Desired period:
10/s
(1/10)s
5/s
(1/5)s
You want to double the period.
You must increase L by a factor of 4.
Link: Pendulum Waves
Damped oscillations
Free oscillations of macroscopic systems damp out.
If the total force on the damped system is
F = -kx – bv,
then the motion of the system is given by
x(t) = A0exp(-bt/2m)cos(ωdampt + φ),
with ωdamp2 = k/m - (b/2m)2.
The energy stored in the system is proportional to the square of its amplitude, it
decreases as E = E0exp(bt/m).
A -> A0/2 implies E -> E0/4
You are watching a mass oscillate on a
spring. The initial amplitude is 10 cm.
You measure the period to be a
constant 1.1 s. The energy E stored in
the oscillating system halves after
10 s.
How long does it take for the
amplitude of the oscillation to
decrease to 5 cm?
1.
2.
3.
4.
5s
10 s
20 s
40 s
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Forced oscillations
Assume we have a damped harmonic oscillator acted on by a driving force F0cos ωextt .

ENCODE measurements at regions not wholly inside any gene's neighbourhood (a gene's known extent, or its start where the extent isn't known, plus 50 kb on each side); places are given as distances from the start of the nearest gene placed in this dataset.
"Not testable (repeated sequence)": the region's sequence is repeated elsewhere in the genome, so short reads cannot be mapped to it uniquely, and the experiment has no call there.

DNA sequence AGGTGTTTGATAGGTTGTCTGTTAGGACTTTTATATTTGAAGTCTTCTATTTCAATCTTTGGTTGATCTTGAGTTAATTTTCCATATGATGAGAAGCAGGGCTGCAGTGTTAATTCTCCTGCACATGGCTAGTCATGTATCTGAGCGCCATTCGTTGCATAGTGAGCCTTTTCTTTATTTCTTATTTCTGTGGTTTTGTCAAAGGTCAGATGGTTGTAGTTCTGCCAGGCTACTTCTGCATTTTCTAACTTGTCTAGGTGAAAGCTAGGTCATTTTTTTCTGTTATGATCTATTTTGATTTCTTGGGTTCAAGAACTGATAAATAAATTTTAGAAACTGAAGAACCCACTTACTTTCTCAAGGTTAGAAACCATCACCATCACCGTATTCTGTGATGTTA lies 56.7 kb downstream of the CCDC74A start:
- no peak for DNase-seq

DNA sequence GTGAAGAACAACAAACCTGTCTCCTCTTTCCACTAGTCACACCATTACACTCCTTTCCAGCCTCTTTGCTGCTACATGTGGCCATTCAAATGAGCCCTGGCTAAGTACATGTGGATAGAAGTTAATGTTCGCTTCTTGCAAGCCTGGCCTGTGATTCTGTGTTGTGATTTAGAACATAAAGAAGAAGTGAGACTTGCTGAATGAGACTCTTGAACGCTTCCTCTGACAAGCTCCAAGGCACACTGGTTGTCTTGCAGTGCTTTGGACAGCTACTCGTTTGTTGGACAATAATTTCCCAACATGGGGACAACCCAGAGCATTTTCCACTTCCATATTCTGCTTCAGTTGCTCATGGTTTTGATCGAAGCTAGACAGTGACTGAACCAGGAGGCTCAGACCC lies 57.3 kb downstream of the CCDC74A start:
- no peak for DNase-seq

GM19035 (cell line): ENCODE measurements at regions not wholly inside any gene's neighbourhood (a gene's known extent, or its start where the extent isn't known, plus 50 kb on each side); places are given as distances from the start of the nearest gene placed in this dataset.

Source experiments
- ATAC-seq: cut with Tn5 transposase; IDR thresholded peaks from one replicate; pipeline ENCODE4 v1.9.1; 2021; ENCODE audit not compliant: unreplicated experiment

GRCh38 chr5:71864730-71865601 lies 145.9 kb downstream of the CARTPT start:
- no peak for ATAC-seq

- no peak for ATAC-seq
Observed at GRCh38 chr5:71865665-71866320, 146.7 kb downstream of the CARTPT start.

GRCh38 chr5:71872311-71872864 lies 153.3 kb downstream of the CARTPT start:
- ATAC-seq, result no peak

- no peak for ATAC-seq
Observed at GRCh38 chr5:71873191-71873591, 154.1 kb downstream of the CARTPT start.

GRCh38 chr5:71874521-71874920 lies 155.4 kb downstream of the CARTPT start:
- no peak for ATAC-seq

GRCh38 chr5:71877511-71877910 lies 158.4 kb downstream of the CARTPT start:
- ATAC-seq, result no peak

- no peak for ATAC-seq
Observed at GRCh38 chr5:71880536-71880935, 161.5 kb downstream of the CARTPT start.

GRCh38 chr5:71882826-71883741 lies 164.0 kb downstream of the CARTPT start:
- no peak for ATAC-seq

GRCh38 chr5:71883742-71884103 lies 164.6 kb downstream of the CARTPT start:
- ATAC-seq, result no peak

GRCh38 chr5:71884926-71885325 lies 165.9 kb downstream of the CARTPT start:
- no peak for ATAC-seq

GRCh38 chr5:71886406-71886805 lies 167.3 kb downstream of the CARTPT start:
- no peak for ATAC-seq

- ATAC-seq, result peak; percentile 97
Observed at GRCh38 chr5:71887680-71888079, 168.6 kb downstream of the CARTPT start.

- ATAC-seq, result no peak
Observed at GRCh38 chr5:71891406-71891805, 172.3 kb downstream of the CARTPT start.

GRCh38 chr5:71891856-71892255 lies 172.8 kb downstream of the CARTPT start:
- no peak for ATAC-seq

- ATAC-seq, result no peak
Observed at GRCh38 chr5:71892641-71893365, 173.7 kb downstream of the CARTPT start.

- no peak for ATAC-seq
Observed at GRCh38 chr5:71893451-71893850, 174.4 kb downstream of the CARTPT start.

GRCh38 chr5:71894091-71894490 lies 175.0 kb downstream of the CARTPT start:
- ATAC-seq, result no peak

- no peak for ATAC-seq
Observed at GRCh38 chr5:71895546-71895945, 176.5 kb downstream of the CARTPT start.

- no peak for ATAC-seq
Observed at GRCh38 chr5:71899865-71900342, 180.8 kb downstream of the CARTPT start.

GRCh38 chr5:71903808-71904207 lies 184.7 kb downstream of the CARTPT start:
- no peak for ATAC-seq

The net force acting on the oscillator is
F = F0cosωextt - kx – bv.
The resulting motion is
x(t) = Acos(ωextt + φ).
The amplitude of forced oscillations is small unless the driving frequency
is close to the natural frequency.
When the driving frequency is equal to the natural frequency the amplitude of
the oscillations can be become very large - this is called resonance.
http://www.acoustics.salford.ac.uk/feschools/waves/wine3video.htm
Consider a tractor driving across a field
that has undulations at regular intervals.
The distance between the bumps is about
4.2 m. Because of safety reasons, the
tractor does not have a suspension
system but the driver’s seat is attached to
a spring to absorb some of the shock as
the tractor moves over rough ground. The
natural frequency of the driver and the
seat is f = 2 Hz. At what speed does the
drive become dangerous?